Rail franchise suspension proves cloud concept for operator Go-Ahead

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Rail franchise suspension proves cloud concept for operator Go-Ahead

Karl Flinders

The suspension of bidding for the Thameslink rail franchise acted as a proof of concept for operator Go-Ahead’s decision to move to a cloud-based collaboration platform.

The incompetent handling of the bidding for the West Coast rail franchise, which Virgin Trains lost to First Group only for the decision to be reversed after mistakes were revealed, led to the suspension of other ongoing bidding processes for rail operations, including the Thameslink rail service.

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One of the bidders, Go-Ahead Group, said its recent decision to move to Huddle’s cloud-based collaboration platform has proved a good one in the light of the suspension.

Retaining data with cloud-based collaboration

Kevin Goodman, head of business excellence at Go-Ahead Group, says that, before using Huddle, when the group bid for a franchise it would have a group of people working separately on collecting all the information required. Bidding teams would be put together for short periods of intense work. These people would communicate via email and store important data on their own computers. Traditionally, all the data garnered would be dispersed at the end of the project and lost to the business.

“We would get to the end of a bid process and people and data would then be dispersed,” said Goodman.

The information in bids will include reports as well as data from the Department of Transport and information such as the results of passenger surveys.

The use of Huddle’s cloud-based collaboration software means all the work done by the team, including the latest version, is centrally stored and retained by the company. The suspension of the Thameslink bidding in the past would have meant releasing consultants from the project and losing all the work done. Today, the consultants can be released and come back to the project when bidding restarts without any information lost.

“We had to scale back our bid team in less than a week,” says Goodman. The expense of keeping consultants on for an indefinite period of time was not an option, due to high costs. “We would normally not have been able to disperse the team so quickly and would have lost all the information.”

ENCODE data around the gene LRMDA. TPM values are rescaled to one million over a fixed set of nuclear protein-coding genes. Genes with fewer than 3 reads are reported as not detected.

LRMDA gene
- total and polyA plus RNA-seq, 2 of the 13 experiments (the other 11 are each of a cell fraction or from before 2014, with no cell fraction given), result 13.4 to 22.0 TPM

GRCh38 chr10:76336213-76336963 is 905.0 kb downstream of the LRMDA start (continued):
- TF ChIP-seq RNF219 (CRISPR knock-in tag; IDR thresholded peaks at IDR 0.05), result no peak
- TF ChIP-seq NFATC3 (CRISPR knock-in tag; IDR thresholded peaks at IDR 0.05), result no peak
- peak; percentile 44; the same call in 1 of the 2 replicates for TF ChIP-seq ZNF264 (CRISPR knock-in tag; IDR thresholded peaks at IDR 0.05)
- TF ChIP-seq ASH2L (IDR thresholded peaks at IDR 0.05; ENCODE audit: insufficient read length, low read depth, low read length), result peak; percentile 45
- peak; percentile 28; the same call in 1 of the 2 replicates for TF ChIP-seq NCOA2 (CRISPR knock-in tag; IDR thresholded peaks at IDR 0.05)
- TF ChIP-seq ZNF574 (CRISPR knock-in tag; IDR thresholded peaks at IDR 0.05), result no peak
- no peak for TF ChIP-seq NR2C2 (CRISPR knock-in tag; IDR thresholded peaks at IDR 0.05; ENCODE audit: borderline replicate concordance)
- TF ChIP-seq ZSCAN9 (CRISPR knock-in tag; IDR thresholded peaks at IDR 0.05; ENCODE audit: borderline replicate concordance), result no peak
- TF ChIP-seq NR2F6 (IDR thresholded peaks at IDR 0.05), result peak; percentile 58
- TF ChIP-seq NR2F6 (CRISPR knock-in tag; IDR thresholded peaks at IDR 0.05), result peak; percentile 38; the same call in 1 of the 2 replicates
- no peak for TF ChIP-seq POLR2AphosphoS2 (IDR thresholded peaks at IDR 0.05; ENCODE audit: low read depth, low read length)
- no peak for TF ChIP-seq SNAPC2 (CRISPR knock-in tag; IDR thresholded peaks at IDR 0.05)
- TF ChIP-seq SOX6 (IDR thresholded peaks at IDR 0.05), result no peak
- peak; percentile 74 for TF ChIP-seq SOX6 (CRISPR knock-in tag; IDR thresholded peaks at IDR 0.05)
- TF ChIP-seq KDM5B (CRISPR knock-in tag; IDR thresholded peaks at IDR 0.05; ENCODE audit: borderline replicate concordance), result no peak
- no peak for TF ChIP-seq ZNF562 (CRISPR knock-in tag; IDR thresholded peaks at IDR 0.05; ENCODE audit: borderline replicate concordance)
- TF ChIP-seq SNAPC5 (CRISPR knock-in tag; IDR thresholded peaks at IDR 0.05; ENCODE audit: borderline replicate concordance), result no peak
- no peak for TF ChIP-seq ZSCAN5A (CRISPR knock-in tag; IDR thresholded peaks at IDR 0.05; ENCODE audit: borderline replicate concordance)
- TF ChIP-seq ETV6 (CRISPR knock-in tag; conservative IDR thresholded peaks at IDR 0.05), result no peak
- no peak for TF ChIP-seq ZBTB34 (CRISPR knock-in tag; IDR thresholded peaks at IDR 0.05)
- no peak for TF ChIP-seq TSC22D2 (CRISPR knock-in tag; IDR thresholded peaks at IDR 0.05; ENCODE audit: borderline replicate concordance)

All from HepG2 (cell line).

“Now when the bidding restarts, we will just be able to pick it up where we left off.”

Collaboration saves time for bidding teams

Goodman says that, while bidding project teams have remained the same size, with the Huddle service they are able to get bids up and running much quicker. The cloud-based collaboration ensures that anybody, regardless of location, can get involved and all participants know when they are working on the most up to date version of the bid.

Go-Ahead is an operator of rail franchises including South Eastern and Southern and runs numerous bus services.

Goodman said the rail division of Go-Ahead specified a requirement to retain corporate knowledge after a bid was over and the IT department, which itself used Huddle, recommended the cloud base service.

Goodman says the improvements to processes, not taking into account cost savings, are substantial. “The efficiencies we have seen already comes more from the fact that we can retain information.”

Hundreds of thousands of US public sector workers have access to cloud-based collaboration software from UK IT firm Huddle after two major US government departments signed up.

A version of Huddle used by the UK government, recently became available to the US government. The US government will start using the public cloud version, which is available to any business in the world.

Read the interview with Huddle CEO Alastair Mitchell


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